Tips for managing remote teams
1. Have regular check-ins
Many successful remote managers establish ways for a daily call with their remote employees. This could take various forms. Such as one-on-one calls if your employee works in a more independent manner or even a team call. At Mesh, we’ve made conducting these calls super simple and you can know more about them here. The great thing about these check-ins is that they’re similar to the stand-ups you may have conducted in a physical office. They’re predictable and provide a definitive space for your employees to consult with you, where their questions and concerns can be addressed.
2. Provide communication channels
Emails alone don’t suffice. Work being done has evolved from waiting on a response on email. Nowadays there’s a need for instant and continuous feedback and collaboration. So it’s important to take note of the different technologies available to us today which provide the closest thing to a more face to face form of communication. Video - calling for instance is great to pick up on an employees body language, it may help you understand and probe places where they may face some apprehension or even excitement when it comes to doing something in a particular way. This also helps reduce much of the isolation one may be experiencing.
In some instances quick collaboration is also possible and at times even more efficient as you can quickly screen share, show how you’d like something to get done and your employee will easily be able to understand what you mean.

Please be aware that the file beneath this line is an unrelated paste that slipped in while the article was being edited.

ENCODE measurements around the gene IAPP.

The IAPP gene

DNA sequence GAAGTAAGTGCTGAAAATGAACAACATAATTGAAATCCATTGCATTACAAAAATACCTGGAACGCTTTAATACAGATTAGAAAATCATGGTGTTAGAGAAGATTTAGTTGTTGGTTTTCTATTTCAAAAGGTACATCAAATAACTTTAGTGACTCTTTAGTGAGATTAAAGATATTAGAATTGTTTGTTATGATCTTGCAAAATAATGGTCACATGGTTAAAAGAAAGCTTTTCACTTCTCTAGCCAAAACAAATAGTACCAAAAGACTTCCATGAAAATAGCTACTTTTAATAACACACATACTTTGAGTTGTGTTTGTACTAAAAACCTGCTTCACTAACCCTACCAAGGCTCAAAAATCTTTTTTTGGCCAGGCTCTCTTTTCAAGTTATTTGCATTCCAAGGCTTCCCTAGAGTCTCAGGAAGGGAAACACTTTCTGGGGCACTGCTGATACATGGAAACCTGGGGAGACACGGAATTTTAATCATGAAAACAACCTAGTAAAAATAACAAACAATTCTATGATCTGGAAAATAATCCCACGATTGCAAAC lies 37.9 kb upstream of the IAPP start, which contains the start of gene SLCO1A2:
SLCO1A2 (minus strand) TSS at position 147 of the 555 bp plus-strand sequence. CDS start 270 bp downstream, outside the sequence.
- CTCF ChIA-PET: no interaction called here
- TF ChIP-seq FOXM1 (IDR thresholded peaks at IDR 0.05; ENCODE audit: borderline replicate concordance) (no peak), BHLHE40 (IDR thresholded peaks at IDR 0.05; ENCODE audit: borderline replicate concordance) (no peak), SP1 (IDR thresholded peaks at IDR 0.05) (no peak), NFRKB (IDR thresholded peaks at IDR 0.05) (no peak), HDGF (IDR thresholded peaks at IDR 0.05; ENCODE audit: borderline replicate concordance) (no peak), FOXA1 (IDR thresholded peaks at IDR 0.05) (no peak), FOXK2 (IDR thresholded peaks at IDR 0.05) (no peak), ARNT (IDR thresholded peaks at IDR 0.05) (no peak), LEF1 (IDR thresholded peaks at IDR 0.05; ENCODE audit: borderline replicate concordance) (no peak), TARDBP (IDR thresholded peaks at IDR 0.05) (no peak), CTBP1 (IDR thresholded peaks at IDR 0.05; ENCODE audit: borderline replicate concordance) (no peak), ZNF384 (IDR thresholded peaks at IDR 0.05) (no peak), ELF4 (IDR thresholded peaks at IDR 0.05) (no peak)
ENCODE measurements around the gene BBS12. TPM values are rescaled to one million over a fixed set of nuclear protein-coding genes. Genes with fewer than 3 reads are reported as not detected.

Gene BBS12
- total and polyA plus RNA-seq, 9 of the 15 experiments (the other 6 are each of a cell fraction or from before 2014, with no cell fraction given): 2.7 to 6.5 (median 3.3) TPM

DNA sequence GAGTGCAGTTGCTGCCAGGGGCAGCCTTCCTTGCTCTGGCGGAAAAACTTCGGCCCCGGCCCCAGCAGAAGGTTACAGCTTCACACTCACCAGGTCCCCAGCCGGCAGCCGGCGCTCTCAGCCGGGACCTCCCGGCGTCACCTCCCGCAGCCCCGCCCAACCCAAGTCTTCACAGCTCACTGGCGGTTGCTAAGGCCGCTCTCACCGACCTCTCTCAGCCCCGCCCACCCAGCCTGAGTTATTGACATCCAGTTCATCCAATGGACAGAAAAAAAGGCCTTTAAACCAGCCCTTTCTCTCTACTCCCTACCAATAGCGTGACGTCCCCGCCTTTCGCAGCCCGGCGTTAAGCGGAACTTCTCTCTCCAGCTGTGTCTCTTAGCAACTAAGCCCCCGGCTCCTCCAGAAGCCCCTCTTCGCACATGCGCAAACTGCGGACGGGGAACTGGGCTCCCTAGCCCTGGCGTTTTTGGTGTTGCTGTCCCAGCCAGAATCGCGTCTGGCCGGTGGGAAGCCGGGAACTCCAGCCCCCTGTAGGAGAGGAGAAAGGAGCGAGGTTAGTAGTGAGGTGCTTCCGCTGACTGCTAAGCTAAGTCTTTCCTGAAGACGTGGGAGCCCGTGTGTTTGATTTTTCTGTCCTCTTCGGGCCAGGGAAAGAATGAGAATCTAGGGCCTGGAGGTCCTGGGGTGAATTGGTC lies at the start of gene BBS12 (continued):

3. Define availability
Managers can also define how they wish to receive forms of engagement and their availability. This is especially useful as employees have a clear idea off when to reach out to you. You can try something like this “I’ll take a daily update of what everyone is working on in the morning check-in but feel free to book a slot with me from 3-5pm any day. I’ve allocated that time specifically to discuss on-going projects for this client”. This simple communication makes it easy for the employee to know that you’re open to discussion and that you will be available to discuss. It sort of establishes a “my door is always open” for the virtual collaborative set-up.
4. Promote virtual social interactions
One of the most essential steps a manager can take is to structure ways for employees to interact socially (that is, have informal conversations about non-work topics) while working remotely. This is true for all remote workers, but particularly so for workers who have been abruptly transitioned out of the office.